The human brain shrinks with age. It shrinks even more in cases of dementia or Alzheimer’s disease.
Now, science has discovered a treatment: regular exercise.
The Daily Mail reports:
Regular exercise may keep Alzheimer’s at bay – even in those whose genes put them in the dementia danger zone.
A study of men and women in their 60s, 70s and 80s found that being active at least three times a week stopped the brain from shrinking.
Strikingly, even those with a common gene called APOE-e4 were protected by brisk walking, jogging, swimming and cycling. Strenuous household chores also helped.
The APOE-e4 gene is carried by up to 30 per cent of the population. It increases the risk of Alzheimer’s in old age but not everyone with the suspect DNA will develop the disease.
The latest finding suggests the exercise may be one of the factors that decides if a brain is able to overcome its genetic inheritance.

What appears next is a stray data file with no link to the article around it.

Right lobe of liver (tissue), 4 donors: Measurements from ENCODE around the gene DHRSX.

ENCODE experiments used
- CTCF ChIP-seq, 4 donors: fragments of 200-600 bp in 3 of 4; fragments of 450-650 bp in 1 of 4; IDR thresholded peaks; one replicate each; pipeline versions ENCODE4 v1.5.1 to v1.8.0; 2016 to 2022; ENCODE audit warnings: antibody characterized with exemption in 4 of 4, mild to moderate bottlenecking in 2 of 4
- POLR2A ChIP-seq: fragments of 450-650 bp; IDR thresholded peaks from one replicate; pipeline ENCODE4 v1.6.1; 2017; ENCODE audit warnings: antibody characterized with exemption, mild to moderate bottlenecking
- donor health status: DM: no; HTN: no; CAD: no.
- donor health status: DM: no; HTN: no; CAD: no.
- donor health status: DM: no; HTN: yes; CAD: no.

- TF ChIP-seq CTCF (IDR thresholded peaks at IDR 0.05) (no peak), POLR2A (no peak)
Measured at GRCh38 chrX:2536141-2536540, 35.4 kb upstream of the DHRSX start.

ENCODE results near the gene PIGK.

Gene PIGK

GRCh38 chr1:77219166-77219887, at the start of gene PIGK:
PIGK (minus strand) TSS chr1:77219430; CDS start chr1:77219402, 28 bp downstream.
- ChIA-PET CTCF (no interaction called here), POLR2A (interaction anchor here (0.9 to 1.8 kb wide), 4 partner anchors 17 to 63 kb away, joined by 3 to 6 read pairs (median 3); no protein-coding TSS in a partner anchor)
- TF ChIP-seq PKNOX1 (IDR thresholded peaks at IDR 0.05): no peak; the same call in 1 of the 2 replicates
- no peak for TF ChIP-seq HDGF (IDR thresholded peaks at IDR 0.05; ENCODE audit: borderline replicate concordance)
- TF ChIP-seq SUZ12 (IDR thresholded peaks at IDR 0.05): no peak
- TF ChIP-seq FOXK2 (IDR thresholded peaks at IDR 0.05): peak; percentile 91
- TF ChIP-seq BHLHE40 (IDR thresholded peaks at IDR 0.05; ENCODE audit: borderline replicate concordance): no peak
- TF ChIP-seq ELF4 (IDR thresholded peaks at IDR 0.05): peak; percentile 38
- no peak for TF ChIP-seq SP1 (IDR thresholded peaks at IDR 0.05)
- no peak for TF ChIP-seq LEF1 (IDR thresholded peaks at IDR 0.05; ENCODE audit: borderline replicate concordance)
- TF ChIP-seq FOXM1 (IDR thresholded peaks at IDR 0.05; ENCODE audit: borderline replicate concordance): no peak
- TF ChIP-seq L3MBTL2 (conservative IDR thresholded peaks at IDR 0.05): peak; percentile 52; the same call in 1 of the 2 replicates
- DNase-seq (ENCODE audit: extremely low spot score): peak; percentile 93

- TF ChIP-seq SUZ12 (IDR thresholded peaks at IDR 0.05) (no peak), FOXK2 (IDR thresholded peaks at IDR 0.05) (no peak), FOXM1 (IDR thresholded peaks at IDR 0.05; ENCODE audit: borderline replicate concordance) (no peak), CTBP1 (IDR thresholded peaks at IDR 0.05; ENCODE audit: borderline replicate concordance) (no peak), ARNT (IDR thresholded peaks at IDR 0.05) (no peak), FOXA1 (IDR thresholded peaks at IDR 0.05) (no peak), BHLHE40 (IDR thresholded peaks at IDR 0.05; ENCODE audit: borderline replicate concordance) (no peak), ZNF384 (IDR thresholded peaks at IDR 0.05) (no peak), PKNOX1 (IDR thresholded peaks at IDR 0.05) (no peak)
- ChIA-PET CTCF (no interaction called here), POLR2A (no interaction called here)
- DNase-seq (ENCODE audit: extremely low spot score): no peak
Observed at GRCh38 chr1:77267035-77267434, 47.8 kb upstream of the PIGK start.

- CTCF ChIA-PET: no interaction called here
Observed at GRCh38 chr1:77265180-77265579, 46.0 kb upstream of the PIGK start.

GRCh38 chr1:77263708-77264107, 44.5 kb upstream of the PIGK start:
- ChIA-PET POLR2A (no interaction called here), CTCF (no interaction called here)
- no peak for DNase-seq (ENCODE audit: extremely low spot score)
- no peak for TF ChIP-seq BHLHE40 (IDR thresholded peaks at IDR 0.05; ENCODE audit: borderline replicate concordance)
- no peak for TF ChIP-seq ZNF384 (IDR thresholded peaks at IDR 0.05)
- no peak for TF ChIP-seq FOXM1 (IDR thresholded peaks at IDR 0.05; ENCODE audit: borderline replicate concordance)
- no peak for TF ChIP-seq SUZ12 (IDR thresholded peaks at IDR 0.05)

Researcher Dr J. Carson Smith, of the University of Maryland, said: ‘We found that physical activity has the potential to preserve the volume of the hippocampus in those with increased risk for Alzheimer’s disease, which means we can possibly delay cognitive decline and the onset of dementia symptoms in these individuals.
‘Physical activity interventions may be especially potent and important for this group.’
So, if you have to choose between four hours a week on the Stairmaster and four hours a week lying supine on your analyst’s couch… the former will contribute to your physical and mental health while the latter will teach you a habit that might shrink your brain.
Apparently, people had good reason to call therapists: “shrinks.”